I still remember the combination of frustration and confusion I felt when examining my first piece of Dutch silver, turning the piece over and over and over in my hands straining to find anything resembling a hallmark. Eyes more experienced and better trained than mine could easily pick the marks out of a sea of hand chasing and engraving, but as a beginner I was overwhelmed.
The challenge of decoding Dutch silver hallmarks is that, unlike their English counterparts who generally stamp all the hallmarks in a fairly conspicuous location and all in a neat row, the Dutch scatter their marks throughout the entirety of the piece, often embedding them in the most densely decorated areas.
If I could offer some simple advice regarding Dutch silver hallmarks, it is this:
familiarize yourself with the four basic types of marks in the Dutch hallmarking system,
and don’t give up searching until you have found all four! The marks are inter-related.
A clue found in one mark may help you interpret the other marks. You must interpret all
four marks together, so persevere until you find the complete set of hallmarks.
Occasionally you will find a piece that lacks one or more of the four basic hallmarks.
Perhaps it is an especially small item such as a buckle or a spoon (in which case it
may bear only one or two hallmarks). Or maybe some of the original hallmarks were
obliterated by damage or a sloppy repair. These cases are rare. Particularly if you are
dealing with a piece of hollowware, you should assume that all four marks are there, and
just keep looking until you find them all.
The four basic categories of marks in the Dutch hallmarking system are described below.
This hallmarking system was instituted in 1814. If you are lucky enough to own a piece
of Dutch silver dating to the 17th or 18th centuries, you will need to consult Tardy’s
International Hallmarks on Silver as the information that follows will not apply to you.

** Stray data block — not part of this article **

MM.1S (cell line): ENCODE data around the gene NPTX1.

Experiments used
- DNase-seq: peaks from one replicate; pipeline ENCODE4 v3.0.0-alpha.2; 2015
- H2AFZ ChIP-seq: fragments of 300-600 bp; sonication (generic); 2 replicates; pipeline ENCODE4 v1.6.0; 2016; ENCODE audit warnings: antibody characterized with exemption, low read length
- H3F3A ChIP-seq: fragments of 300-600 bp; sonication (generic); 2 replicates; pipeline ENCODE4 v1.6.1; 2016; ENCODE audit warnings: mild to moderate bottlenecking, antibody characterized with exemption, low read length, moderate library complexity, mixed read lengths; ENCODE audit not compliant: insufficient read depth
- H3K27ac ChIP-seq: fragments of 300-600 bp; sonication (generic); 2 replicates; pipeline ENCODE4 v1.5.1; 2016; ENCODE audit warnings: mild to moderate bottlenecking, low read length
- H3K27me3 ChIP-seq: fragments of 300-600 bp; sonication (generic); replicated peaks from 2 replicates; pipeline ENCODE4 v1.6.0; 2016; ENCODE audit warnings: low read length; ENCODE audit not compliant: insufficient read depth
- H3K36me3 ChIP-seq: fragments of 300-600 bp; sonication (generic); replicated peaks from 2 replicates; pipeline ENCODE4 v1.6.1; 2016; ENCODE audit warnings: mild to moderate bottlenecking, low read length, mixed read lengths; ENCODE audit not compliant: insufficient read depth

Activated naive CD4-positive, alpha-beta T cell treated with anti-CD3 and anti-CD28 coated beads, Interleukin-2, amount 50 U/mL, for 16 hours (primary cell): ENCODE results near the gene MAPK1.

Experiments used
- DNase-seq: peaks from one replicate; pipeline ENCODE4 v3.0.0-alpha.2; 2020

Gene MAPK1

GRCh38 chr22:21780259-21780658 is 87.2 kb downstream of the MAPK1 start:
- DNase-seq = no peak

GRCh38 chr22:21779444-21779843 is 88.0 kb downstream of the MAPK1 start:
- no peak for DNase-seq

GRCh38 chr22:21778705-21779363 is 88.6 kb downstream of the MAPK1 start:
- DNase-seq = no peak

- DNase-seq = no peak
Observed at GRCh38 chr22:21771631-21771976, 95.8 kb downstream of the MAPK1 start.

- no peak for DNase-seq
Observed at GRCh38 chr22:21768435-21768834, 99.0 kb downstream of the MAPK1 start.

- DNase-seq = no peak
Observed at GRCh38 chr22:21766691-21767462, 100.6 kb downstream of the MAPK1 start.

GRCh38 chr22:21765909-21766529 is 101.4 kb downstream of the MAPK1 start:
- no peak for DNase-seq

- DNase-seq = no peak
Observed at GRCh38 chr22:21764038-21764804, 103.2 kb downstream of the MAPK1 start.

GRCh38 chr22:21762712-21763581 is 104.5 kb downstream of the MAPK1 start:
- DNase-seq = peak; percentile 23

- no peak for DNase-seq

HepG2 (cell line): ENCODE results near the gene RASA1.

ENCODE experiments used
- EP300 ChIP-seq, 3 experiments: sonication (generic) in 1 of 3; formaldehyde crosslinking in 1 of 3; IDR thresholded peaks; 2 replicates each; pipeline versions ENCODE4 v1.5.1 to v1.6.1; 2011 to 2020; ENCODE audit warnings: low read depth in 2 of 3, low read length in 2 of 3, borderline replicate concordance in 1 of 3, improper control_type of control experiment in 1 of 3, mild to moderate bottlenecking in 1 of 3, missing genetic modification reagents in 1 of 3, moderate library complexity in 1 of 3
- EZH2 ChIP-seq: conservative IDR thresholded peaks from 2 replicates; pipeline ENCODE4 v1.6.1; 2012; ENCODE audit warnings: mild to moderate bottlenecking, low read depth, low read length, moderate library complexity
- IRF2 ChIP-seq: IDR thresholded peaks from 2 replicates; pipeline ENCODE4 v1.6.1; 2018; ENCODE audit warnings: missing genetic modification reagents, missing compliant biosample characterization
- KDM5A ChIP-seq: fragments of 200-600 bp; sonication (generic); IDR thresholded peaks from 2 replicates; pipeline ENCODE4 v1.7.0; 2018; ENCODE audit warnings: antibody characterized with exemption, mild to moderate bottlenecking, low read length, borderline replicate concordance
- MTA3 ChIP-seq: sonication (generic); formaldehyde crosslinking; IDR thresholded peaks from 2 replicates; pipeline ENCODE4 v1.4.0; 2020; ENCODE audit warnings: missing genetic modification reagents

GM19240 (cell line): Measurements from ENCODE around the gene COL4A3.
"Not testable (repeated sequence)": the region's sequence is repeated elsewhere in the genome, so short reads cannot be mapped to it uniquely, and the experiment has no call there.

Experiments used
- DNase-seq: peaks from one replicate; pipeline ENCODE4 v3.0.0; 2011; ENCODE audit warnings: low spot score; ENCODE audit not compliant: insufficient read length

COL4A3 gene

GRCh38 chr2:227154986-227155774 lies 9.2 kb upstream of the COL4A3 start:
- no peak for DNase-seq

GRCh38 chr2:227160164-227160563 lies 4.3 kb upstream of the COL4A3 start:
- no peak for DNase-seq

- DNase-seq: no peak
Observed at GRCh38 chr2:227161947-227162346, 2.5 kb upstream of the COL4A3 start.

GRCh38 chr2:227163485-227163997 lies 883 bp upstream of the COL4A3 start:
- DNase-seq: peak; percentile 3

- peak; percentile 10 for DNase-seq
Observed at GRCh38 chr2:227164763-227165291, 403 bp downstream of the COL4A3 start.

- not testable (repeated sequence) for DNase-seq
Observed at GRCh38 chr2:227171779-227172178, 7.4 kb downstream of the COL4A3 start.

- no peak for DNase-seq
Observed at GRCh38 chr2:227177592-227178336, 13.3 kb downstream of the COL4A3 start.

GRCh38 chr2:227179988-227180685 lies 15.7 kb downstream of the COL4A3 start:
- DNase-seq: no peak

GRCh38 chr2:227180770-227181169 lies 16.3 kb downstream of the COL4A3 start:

Usually the largest and easiest to spot of all the hallmarks is the standard (or purity)
mark, which is in the shape of a lion. If your piece has the lion rampant (standing on its
back legs with its front paws in the air) and the number one in the bottom right corner,
the piece is done in 935 purity silver, a slightly higher purity than sterling silver. More
commonly you will find a lion passant (in a walking pose with one front paw raised) and
a number two at the bottom of the mark, indicating the lower 833 purity silver.
Next you may find the maker’s mark, a series of two or three initials. There is a very
helpful searchable database of maker’s marks here. The website is in Dutch, but it is
pretty easy to interpret. Just type the initials of your mark into the bar that says “Letters”
and click “Zoeken”. You will be able to see pictures of the marks, names and dates for
the makers, and other useful information.
The Minerva’s head duty mark shows a figure in side profile wearing a helmet. The
letter imprinted on the helmet, if you can make it out, tells in what city the piece was
The most difficult mark to locate is usually the date letter. Once you do find it your
troubles have only begun. Now you must decipher a bizarre script in which many of
the letters used look almost identical and it is difficult to tell whether the mark is right
side up or not. Compare your mark with the chart of date letters here to determine the
most likely choices. If you are trying to decide between multiple possibilities, consult
any information you gleaned from the maker’s mark. For example, if you were able to
identify the maker, and track down the dates when that maker was working, you may be
able to narrow down your options.
Mastering the Dutch hallmarking system may require extra work, but there are some
beautiful treasures in the world of Dutch silver for those who put forth the effort.
Your determination will not go unrewarded!